Compare with Google's 2008 comic that introduced the Chrome web browser to the world, and the technologies within. It was a good book that illustrated the concepts behind the Chrome browser, written and drawn by Scott McCloud, well known in the comics world for his other non-fiction comics on understanding the visual grammar and structure of comic books, most notably "Understanding Comics".

In this sample from Scott McCloud's Google Chrome comic, the visuals serve the narrative of explaining the nature and benefits of sandboxing in Google Chrome.

In this sample from Scott McCloud's Google Chrome comic, the visuals serve the narrative of explaining the nature and benefits of sandboxing in Google Chrome.

The App Review Guidlines comic is a pointless non-sequitur that does nothing to improve understanding or knowledge of the App Store Review guidelines over the text itself.

It's like listening to the legal disclaimers for a drug ad while an action movie scene plays on screen. Two things that have nothing to do with one another.

Since it was created by Motion Books, a motion comic company with apps on various platforms, I imagine it was meant as a means of promoting themselves. They failed in my eyes as this shows them to have no creativity or communication skills at all, if this comic is any indication.

It's insulting to the audience, and to those who have actually produced real non-fiction comics. I'm stunned that Apple agreed to put it on their developer site.

via iMore

Culture War Profiteer exposed

In case you are wondering what I meant by "culture war profiteer," in the previous post, I refer you to Todd Seavy at Splice Today

The anarchist law professor Butler Shaffer, a friend of mine, quietly takes the very radical yet reasonable view that most institutions, no matter what their initial purpose was (stopping online harassers, spreading the word about Jesus, what have you) end up, through a simple evolutionary filtering process, having the same de facto mission in the end: self-perpetuation. Think about that for a few minutes and then become very skeptical if you weren’t already.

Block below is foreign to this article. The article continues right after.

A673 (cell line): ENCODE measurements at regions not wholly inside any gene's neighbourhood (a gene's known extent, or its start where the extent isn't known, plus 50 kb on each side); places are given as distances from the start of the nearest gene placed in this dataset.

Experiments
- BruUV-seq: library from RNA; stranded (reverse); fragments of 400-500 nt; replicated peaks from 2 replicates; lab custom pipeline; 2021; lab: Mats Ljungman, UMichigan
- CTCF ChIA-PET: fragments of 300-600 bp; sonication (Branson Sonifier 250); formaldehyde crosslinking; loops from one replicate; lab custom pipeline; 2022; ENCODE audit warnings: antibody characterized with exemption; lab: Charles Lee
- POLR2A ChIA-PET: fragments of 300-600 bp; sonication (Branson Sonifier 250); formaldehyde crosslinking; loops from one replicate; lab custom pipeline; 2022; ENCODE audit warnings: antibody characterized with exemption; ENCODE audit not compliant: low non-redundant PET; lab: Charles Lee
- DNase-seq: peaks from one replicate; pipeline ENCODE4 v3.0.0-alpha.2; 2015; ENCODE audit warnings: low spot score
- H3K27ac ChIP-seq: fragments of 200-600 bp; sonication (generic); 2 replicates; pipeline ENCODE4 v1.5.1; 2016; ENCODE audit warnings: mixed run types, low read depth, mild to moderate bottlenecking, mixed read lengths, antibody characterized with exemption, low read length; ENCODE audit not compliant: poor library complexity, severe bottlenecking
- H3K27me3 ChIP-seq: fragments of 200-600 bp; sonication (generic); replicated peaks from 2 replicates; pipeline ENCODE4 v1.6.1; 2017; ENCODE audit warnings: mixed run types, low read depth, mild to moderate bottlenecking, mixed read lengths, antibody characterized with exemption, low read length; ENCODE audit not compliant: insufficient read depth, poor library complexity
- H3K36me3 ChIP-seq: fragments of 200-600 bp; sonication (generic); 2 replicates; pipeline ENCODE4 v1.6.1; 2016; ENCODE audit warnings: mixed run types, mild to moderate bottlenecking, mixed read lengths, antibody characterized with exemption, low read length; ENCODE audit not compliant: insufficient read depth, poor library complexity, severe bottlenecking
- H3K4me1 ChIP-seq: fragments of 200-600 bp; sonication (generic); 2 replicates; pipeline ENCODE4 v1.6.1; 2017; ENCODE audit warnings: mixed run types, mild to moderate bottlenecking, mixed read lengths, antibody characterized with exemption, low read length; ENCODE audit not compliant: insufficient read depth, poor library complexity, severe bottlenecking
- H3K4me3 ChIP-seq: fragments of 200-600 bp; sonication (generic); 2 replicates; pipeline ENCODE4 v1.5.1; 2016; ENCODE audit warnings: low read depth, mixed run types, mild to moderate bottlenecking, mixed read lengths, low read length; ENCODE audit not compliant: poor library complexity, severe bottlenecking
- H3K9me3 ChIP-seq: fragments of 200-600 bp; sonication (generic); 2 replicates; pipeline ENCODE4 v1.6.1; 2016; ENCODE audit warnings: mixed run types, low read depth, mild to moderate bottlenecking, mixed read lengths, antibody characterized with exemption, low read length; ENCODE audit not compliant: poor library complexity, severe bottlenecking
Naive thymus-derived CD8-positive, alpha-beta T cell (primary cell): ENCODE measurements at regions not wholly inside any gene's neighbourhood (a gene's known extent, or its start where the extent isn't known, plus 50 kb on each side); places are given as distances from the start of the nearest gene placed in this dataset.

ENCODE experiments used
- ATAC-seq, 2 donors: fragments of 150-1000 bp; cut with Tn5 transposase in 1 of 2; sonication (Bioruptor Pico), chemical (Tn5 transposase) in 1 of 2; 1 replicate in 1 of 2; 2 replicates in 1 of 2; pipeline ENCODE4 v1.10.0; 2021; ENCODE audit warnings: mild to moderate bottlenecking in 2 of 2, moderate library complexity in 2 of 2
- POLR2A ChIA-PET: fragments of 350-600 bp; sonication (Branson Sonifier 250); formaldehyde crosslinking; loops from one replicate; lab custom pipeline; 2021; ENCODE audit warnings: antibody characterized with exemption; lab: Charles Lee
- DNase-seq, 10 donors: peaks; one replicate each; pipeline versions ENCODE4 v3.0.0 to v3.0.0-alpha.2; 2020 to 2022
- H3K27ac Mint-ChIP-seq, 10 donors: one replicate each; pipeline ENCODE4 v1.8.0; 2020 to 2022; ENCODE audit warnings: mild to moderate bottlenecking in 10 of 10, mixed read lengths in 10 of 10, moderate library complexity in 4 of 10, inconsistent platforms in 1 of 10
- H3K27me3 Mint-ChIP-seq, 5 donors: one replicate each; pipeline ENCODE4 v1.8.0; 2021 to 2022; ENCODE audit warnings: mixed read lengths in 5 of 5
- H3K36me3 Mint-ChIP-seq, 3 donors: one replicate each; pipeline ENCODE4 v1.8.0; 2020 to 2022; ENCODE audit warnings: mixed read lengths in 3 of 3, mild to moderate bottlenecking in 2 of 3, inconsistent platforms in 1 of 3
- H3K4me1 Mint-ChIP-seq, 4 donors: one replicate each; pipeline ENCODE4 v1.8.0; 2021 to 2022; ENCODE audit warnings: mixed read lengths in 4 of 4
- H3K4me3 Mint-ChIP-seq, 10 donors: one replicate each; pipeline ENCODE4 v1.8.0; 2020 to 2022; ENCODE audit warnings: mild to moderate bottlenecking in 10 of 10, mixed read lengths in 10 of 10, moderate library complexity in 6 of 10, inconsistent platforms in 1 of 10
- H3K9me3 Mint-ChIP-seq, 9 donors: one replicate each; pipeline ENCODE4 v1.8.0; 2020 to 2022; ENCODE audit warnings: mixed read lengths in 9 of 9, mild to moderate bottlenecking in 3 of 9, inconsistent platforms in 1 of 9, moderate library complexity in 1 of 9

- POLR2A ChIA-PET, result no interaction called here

That tendency toward the self-serving is worth keeping in mind the next time you find yourself asking, as decent, naïve folk naturally do, why on Earth would campus anti-racism activists secretly scrawl racist graffiti? Why would a leftist gay person fake receiving an anti-gay cake? Darwin used to be popular on the left before the feminists took a dislike to him, and he knew the name of the game is usually self-preservation. Adaptive camouflage is just one tactic.

The article is primarily about a feminist posing as an anti-feminist online to gain sympathy and support for herself, and to hurt her rival feminists.

Bonus points for the post's sub-heading, "SHIELD is Hydra. Hydra is SHIELD."

Trump on the North Carolina Pissing Contest

How weird is it getting? Trump's acting like the reasonable one here.

From Reason:

Asked about the big culture-war issue of the moment, public restroom access for trans individuals, Trump said he thinks North Carolina should have left things alone. "North Carolina did something that was very strong, and they're paying a big price," said Trump. But if it was up to him, he would "leave [bathroom access] the way it is! There have been very few problems. There have been very few complaints the way it is. People go, they use the bathroom that they feel is appropriate, there has been so little trouble."